For the holidays this year, we really want to give our fellow Windows Systems Administrators a leg-up in the DevOps cultural revolution. What better way to tear down walls and bring together two groups with historically opposed expectations from their company leadership, than with a common tool. For too long we’ve spent our careers waiting around to click the next button on dialog boxes with progress bars that don’t make any more sense today than they did a decade ago. Because of this, we’ve been putting a lot of work lately into improving the Chef primitives on Windows, like the service provider rewrite for 0.10.6 and the comprehensive ACL support that is in testing now.
We set a bar for this support in 0.10.6, but we didn’t meet it. So we’re working overtime and releasing 0.10.8 to make it up to you.
We often talk about the “principle of least surprise” when making design decisions for Chef. Not only does this mean that Chef’s actions should be sensible, but how we decide what sensible means should be based in our every day jobs. When you install a software package on an Ubuntu system, Chef chooses the package management tool that makes the most sense for Ubuntu; apt. You can override those choices, by design, but out of the box we don’t want to shock you with any of Chef’s choices.
We wrote a better way to run commands on Windows for 0.10.6, but it contained some unfortunate surprises. Due to its history, Windows decides how to interpret a file by the file extension. A text file and a batch file serve different purposes and should be interpreted differently. Many moons ago, the list of extensions was short and hardcoded into the operating system and we grew accustom to running find instead of find.exe. Unfortunately 0.10.6 required you to provide full extensions, not just in your execute resources, but in all of the resources that had our shell_out method under the hood. We wanted to fix that.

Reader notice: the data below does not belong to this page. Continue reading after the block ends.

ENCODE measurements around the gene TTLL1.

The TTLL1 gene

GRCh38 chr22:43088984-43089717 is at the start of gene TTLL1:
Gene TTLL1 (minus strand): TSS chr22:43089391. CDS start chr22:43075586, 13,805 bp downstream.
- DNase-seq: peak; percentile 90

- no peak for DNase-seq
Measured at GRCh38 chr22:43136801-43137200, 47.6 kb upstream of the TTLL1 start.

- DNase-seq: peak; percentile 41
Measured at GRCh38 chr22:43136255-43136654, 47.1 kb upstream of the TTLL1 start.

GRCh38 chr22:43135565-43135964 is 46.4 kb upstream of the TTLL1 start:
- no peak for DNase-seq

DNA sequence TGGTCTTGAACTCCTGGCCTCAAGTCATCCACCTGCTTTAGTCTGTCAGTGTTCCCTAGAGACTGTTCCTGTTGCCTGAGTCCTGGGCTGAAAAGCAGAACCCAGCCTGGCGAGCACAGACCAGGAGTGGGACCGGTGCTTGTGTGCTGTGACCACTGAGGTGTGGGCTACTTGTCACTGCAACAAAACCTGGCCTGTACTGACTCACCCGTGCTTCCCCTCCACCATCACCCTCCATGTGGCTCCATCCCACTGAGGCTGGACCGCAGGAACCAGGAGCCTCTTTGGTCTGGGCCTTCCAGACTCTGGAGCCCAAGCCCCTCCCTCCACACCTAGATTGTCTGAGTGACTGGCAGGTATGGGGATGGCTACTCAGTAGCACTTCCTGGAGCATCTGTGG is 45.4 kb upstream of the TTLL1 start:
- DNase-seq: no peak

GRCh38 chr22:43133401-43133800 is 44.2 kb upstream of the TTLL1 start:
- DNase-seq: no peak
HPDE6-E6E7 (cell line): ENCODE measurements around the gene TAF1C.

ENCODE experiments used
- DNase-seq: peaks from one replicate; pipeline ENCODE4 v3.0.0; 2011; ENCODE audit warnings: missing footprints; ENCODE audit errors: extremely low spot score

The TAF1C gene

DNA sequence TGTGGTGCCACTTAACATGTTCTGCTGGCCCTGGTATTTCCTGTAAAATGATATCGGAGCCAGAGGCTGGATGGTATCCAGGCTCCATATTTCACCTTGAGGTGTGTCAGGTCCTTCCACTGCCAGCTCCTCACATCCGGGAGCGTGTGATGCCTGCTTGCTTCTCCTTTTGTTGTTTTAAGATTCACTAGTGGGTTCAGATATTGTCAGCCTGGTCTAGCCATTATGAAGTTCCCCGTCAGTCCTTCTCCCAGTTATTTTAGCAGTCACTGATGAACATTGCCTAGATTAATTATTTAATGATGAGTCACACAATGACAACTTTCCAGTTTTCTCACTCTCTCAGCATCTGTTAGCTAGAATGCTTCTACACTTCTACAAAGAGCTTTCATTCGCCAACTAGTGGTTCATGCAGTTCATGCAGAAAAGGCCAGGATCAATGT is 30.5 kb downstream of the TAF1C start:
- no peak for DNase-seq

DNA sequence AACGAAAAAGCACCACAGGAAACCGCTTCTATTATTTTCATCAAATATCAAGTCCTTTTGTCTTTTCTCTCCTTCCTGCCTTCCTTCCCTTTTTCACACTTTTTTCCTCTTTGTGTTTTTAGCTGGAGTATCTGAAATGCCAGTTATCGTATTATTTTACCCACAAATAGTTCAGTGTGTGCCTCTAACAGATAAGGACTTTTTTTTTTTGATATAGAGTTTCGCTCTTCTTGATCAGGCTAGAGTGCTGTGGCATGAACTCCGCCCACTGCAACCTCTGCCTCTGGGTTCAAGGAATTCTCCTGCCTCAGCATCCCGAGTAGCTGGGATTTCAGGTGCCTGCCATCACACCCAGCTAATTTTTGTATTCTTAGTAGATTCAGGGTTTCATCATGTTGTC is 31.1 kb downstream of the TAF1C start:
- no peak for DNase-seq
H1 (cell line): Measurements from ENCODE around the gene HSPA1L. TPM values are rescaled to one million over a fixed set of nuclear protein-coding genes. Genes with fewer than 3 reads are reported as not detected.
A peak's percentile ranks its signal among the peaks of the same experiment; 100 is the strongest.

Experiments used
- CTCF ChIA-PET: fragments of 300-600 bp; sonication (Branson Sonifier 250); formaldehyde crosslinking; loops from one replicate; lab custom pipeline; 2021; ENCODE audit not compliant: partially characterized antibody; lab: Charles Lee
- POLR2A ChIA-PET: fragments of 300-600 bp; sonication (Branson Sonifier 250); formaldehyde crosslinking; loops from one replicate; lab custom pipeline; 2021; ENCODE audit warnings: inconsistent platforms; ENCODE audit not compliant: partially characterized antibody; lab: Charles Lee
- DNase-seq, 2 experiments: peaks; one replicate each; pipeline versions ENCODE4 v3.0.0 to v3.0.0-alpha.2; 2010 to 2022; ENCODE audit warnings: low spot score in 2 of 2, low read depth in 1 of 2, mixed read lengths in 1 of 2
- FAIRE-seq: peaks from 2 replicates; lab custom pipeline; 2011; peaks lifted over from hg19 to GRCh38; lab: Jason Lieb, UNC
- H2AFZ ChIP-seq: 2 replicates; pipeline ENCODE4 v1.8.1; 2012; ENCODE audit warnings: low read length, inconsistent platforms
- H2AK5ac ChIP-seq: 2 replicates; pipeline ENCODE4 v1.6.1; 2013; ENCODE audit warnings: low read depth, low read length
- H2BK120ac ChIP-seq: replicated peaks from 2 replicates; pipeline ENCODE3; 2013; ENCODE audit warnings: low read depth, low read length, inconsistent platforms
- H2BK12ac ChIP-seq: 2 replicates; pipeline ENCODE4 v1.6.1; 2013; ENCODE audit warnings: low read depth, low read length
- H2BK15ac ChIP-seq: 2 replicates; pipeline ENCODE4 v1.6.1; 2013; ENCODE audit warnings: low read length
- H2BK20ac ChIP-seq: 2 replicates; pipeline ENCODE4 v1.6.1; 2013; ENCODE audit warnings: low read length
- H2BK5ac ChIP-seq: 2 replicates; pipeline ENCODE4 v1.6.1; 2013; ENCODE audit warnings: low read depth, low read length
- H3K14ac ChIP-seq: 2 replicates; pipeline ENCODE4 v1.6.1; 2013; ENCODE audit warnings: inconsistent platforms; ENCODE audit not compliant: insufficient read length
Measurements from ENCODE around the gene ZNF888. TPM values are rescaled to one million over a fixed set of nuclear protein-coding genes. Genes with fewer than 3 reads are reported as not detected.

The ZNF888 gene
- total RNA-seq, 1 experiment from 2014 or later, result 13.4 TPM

We’re always dealing with the nuances of automating with tools that may not have expected to be used in such a way. One troublesome point in this battle is dealing with where input and output come from and go to when nobody is interactively at the helm. We found one of these problems again, where we needed to do something with the input even though we weren’t using it, which caused some tools to hang up.
Finally, the fancy processor we were using simply wasn’t doing the correct things with batch files.
We fixed all of these things for you.
Since this release was produced by us at Opscode, I have no contributors for you this time. So, I’m awarding this releases MVP award to Bryan Berry. With his prior open source project and cultural experience, Bryan has dived right into the Chef community. I’ve personally adopted his phrase, “Chef grows with you,” from his Why Chef? blog post. Besides writing about Chef, he has been helping out on IRC, twitter, and the mailing list; and has been leveling up some cookbooks lately. For your enthusiasm for Chef Bryan, we award and celebrate thee.